Is it true that ...
I have to measure trees that "shift into" a permanent sample plot?If the center of a tree at DBH "moves into" a permanent plot over time, are you required to include it in the plot volume when it does so? No. You have a choice on this. The tree could move in because of unequal diameter growth or because the stem leaned that way.
If you put in a 1/5 acre plot in 1990, every tree in the area had the same chance of being included in the plot at that time. If a tree "leaned into" the plot when you returned in 1995, you can simply ignore it. Some people use the base of the tree to determine "in or out" to minimize this sort of problem, but it is not a problem at all. The same is true of trees that lean out of a PSP at a later date. You can continue to measure them.
Make sure you record the situation in the notes for the plot, so people know what you did and why. Tag the tree and note that it is "out" or at least reference it to two nearby trees in the plot so it can be identified.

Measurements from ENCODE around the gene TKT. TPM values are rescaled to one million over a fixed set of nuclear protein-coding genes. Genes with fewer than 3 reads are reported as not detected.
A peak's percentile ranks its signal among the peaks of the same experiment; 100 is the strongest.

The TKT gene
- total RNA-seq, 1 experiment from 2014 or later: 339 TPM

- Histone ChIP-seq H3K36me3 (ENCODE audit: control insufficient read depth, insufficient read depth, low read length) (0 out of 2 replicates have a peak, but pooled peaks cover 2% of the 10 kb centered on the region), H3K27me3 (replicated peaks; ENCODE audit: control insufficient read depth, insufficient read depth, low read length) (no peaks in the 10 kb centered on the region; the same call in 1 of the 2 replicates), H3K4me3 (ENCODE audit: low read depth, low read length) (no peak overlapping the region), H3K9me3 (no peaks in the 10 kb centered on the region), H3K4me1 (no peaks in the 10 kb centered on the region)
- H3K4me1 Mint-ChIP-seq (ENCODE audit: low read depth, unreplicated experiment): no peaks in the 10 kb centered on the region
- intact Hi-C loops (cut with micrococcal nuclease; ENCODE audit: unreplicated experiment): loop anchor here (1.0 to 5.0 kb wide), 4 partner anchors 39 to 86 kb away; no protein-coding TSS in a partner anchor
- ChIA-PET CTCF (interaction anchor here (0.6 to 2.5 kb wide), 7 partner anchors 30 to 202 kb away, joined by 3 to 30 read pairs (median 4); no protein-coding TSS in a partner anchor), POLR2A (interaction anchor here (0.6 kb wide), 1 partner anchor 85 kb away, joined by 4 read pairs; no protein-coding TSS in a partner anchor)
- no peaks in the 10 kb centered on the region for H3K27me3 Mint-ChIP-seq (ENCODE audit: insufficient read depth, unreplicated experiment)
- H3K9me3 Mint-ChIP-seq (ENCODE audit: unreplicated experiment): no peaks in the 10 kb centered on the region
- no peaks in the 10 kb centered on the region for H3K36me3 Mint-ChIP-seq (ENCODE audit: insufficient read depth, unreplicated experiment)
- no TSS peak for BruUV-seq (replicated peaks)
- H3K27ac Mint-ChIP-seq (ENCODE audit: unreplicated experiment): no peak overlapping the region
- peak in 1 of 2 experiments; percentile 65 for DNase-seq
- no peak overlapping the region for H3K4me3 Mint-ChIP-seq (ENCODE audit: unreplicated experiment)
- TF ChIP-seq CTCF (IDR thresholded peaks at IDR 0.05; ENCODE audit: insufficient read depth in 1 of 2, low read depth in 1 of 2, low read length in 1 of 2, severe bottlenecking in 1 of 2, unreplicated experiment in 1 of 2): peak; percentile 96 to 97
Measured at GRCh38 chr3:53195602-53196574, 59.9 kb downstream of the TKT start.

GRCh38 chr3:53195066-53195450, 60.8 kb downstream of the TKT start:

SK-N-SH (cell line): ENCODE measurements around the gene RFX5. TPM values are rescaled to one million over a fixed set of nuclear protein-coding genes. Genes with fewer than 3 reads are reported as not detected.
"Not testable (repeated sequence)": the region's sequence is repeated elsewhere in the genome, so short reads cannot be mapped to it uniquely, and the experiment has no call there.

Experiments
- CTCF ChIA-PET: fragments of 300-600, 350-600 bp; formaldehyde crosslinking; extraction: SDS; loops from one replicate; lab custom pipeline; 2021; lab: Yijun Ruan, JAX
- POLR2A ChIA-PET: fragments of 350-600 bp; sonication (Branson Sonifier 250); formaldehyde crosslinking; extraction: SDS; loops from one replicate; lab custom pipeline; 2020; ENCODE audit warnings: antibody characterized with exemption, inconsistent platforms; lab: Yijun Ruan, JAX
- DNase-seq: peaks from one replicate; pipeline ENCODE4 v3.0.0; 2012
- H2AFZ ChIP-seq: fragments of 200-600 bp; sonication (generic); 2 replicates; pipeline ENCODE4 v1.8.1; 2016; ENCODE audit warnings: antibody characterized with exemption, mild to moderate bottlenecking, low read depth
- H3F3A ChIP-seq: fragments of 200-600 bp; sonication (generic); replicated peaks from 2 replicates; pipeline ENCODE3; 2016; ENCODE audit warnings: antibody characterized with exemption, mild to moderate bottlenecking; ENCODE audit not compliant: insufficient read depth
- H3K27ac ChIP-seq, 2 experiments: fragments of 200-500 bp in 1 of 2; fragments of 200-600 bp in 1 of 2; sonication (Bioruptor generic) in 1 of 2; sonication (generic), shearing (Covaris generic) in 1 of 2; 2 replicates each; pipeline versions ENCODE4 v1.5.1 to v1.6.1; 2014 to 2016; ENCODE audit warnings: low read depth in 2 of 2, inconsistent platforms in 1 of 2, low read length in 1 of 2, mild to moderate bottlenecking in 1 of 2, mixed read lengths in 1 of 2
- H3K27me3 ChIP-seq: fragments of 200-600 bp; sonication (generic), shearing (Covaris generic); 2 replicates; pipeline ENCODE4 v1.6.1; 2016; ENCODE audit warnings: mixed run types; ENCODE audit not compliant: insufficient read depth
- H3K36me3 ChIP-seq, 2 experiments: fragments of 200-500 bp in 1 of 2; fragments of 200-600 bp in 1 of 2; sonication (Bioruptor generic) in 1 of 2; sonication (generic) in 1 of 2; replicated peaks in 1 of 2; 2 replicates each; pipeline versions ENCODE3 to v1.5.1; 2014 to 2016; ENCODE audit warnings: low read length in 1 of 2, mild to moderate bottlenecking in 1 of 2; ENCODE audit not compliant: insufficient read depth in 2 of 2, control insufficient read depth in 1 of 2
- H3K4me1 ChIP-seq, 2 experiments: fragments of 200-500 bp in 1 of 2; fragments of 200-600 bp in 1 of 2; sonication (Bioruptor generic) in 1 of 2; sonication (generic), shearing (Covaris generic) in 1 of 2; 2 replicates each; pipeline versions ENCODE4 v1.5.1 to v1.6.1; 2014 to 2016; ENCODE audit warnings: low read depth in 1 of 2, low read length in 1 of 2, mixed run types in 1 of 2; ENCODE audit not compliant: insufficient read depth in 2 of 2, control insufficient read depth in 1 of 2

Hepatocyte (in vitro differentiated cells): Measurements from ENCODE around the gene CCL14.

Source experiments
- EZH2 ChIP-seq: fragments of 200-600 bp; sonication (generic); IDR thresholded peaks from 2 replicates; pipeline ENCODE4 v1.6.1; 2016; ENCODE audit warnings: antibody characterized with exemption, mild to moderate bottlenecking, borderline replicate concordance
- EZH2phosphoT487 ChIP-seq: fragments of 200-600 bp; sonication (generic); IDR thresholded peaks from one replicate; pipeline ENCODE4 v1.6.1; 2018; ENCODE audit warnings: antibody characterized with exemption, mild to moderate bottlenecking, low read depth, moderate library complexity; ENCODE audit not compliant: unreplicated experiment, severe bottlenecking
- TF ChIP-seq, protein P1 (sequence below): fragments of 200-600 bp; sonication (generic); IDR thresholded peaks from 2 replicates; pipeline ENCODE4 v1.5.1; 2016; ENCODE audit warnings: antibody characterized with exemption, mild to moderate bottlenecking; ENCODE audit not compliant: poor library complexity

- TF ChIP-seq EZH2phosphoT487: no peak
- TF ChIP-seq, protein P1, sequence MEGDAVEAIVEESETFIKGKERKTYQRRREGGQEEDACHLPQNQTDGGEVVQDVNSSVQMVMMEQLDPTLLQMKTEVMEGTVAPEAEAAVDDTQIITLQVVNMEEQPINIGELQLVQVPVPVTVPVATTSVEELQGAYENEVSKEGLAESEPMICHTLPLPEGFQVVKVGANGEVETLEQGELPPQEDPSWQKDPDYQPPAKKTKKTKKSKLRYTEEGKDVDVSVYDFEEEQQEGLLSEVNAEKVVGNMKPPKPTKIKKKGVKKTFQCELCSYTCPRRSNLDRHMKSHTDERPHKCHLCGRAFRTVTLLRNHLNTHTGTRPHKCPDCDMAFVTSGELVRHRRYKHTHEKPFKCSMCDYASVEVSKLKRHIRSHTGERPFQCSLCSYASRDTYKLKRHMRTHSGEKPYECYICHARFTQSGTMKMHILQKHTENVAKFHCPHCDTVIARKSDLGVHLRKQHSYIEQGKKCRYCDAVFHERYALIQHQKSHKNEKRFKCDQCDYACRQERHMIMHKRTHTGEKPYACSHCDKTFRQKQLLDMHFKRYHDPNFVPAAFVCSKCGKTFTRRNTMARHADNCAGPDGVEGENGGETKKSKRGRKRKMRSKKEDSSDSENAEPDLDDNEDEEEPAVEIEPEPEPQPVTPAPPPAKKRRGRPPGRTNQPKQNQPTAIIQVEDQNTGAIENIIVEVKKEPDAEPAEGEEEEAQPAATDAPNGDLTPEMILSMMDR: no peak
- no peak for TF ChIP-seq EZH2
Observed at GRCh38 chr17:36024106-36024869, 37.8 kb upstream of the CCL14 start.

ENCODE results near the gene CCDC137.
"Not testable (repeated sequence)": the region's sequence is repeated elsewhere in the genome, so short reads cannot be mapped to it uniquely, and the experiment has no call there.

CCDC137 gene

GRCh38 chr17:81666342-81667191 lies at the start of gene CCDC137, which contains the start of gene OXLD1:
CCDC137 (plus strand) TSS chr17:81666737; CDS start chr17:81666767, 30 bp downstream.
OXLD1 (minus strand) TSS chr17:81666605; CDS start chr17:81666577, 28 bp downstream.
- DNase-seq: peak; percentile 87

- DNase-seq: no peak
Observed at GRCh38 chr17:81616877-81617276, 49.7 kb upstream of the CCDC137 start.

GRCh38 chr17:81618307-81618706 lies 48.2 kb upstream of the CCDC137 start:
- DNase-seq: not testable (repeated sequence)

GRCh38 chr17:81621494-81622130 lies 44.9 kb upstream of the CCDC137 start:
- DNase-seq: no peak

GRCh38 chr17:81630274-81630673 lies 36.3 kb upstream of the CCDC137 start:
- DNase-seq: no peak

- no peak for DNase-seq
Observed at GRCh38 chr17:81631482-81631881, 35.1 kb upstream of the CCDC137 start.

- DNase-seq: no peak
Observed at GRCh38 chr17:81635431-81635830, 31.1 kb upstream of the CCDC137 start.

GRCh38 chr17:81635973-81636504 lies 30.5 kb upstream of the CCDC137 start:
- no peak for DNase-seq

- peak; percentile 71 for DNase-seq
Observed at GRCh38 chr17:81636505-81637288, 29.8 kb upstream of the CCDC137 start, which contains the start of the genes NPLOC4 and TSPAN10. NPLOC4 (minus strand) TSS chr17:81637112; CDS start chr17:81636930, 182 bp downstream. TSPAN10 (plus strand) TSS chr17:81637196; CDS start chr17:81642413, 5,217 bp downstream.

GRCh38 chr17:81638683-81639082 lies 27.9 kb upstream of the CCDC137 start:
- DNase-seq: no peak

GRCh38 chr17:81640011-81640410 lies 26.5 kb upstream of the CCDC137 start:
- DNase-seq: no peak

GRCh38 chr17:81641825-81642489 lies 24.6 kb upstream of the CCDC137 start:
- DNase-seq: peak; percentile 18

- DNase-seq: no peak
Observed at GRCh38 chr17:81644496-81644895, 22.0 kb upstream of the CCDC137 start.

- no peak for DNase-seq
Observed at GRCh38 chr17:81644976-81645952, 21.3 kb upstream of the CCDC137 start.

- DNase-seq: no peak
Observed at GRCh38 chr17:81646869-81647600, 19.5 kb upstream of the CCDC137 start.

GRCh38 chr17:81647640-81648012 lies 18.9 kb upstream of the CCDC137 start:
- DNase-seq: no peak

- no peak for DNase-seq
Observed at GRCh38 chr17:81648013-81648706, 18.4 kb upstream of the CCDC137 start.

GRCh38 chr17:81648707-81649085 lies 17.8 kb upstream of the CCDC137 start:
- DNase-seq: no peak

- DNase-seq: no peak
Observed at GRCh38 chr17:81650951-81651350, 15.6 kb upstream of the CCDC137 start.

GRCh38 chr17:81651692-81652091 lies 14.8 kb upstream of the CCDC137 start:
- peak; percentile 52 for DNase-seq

Trees that were too small to be measured at the start of the process but were inside the plot will, of course, be added at a later date when they grow large enough to be included. That is a different problem altogether.
A valid general rule, therefore, is:
The position of the tree at the time of first measurement determines whether it will be measured for the entire time.
It is not wrong to have a different rule for trees which "move in and out of plots" (providing that you use the same rule for trees moving each way), but it adds to the variability that permanent plots try so hard to minimize. If the tree was in or out at the first measurement you can continue to treat it that way for the rest of the life of the PSP.
Originally published April 1998
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